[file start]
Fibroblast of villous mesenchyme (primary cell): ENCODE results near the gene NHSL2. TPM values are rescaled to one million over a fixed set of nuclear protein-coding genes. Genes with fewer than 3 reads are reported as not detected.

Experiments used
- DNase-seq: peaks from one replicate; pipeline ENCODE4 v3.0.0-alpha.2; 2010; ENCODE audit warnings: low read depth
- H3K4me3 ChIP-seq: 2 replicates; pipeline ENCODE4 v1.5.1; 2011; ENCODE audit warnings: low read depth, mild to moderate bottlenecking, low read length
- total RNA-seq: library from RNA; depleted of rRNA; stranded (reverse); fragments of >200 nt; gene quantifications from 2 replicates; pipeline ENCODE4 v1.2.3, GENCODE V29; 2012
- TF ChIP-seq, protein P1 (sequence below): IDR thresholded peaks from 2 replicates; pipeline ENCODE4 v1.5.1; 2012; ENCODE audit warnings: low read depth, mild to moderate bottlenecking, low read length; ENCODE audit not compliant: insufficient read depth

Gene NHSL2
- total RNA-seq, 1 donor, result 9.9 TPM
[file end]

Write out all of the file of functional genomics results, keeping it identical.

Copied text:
Fibroblast of villous mesenchyme (primary cell): ENCODE results near the gene NHSL2. TPM values are rescaled to one million over a fixed set of nuclear protein-coding genes. Genes with fewer than 3 reads are reported as not detected.

Experiments used
- DNase-seq: peaks from one replicate; pipeline ENCODE4 v3.0.0-alpha.2; 2010; ENCODE audit warnings: low read depth
- H3K4me3 ChIP-seq: 2 replicates; pipeline ENCODE4 v1.5.1; 2011; ENCODE audit warnings: low read depth, mild to moderate bottlenecking, low read length
- total RNA-seq: library from RNA; depleted of rRNA; stranded (reverse); fragments of >200 nt; gene quantifications from 2 replicates; pipeline ENCODE4 v1.2.3, GENCODE V29; 2012
- TF ChIP-seq, protein P1 (sequence below): IDR thresholded peaks from 2 replicates; pipeline ENCODE4 v1.5.1; 2012; ENCODE audit warnings: low read depth, mild to moderate bottlenecking, low read length; ENCODE audit not compliant: insufficient read depth

Gene NHSL2
- total RNA-seq, 1 donor, result 9.9 TPM